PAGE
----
Originally Posted by lkrupp View Post

Just how is anyone screwed by voluntarily paying for a device and service at the rate the provider is asking for? Who is forcing anyone to buy an iPhone and at&t's data service? How did any of you fools who are screaming for the forced breakup and regulation of Apple arrive at the conclusion that, because a device is very desirable, that you have the right to have it in your possession on your terms, at the price you decide is fair? And where do you get off demanding that the government force the parties to comply with your desires? When did the ownership of an iPhone become a basic human right anyway? How dare you demand the right to set the price and terms of use of a non-essential, purely optional, luxury item?

This is sickening.

I see you're not having much luck influencing the "I want everything for free and a bag of chips, too" crowd.

Proud AAPL stock owner.

 

GOA

Reply

Proud AAPL stock owner.

 

GOA

Reply
post #105 of 214
Quote:
Originally Posted by Mac Voyer View Post

Too many in this thread are living in a utopian fantasy.

1. Apple is not the exclusive provider of the iPhone. AT&T is an partner and investor and has a legitimate claim to the iPhone. Apple is not a network carrier; they are a hardware manufacturer. ...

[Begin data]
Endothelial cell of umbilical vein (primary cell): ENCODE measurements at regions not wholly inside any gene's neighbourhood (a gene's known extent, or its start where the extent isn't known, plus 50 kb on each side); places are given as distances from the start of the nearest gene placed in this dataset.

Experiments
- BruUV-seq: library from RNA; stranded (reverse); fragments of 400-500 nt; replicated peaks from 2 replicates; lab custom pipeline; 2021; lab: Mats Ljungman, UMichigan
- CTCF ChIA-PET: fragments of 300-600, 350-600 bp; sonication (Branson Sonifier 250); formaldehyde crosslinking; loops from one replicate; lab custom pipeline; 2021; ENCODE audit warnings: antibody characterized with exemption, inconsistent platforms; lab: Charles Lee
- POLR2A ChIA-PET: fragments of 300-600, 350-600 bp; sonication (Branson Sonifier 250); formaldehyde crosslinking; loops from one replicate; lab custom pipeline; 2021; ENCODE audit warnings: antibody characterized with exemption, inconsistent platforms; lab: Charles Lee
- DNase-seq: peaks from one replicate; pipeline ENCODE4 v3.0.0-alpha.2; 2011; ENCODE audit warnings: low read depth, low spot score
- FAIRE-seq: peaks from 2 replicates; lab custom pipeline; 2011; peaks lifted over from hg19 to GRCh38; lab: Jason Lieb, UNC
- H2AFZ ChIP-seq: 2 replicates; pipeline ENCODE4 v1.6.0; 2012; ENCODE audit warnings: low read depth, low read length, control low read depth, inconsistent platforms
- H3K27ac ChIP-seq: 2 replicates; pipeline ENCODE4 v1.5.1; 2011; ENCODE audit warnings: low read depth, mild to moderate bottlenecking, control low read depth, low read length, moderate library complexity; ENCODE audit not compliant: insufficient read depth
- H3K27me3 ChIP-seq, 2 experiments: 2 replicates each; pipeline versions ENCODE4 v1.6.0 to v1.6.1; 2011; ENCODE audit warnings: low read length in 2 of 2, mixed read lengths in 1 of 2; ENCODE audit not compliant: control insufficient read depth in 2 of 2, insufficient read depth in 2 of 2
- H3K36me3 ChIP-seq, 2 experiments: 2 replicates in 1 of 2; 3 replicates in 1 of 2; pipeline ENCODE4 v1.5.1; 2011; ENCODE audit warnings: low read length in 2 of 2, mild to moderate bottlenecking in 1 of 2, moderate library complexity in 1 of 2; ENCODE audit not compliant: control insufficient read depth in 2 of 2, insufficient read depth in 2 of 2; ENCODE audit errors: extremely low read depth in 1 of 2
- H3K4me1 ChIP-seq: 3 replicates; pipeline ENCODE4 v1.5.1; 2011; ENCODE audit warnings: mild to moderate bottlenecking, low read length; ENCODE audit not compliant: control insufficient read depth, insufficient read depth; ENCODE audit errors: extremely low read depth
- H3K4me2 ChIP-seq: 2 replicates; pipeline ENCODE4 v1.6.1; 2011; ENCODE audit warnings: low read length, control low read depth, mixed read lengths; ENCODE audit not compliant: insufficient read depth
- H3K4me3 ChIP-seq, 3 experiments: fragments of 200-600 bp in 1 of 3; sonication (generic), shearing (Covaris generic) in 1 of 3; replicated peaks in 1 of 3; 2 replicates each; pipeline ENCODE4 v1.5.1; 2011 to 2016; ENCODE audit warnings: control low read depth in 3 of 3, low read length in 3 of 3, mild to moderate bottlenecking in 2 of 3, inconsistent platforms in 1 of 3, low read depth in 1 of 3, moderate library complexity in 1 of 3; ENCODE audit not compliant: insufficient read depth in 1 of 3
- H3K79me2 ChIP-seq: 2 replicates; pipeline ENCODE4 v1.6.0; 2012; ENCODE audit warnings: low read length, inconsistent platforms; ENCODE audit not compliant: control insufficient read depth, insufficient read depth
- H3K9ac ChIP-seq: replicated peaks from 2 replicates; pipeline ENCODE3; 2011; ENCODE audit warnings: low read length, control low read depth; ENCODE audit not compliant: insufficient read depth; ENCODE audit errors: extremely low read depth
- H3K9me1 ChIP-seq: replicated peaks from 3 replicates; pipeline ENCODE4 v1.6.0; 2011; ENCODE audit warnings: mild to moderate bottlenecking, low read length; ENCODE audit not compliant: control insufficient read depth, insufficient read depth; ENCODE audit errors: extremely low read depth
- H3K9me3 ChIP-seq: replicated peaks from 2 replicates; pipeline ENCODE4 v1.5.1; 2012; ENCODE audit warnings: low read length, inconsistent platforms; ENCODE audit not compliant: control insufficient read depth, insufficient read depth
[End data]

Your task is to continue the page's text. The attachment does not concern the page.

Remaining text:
2. Google does not make a cell phone and does not have a cellular network. ...

3. This last point is simple. The market is working. ... The only way they are stifling competition of other phones and services is by being superior. That is change I can believe in.

Right on. You and Ronbo are the two that are making sense in this conversation.

Now let me toss up an alternative theory: Suppose Apple's original contract with AT&T is such that Apple must block this type of service via the App Store, plus Apple is restricted from talking about it beyond obtusely saying that VoIP is only allowed via wifi. (Note that AT&T is quoted as saying they don't "approve" or "manage" the App Store. That would be technically true, even as AT&T has a contract that restricts Apple's choices regarding the App Store.)

Now suppose Apple is chafing at these restrictions, seeing that it's allowed on other AT&T phones, and especially since AT&T hasn't lived up to the "spirit of their contract" regarding MMS and tethering. What might Apple's BOD decide to do? (Note Schmidt/Google is on that BOD.) Might they not provoke a consumer outrage such that the FCC takes notice?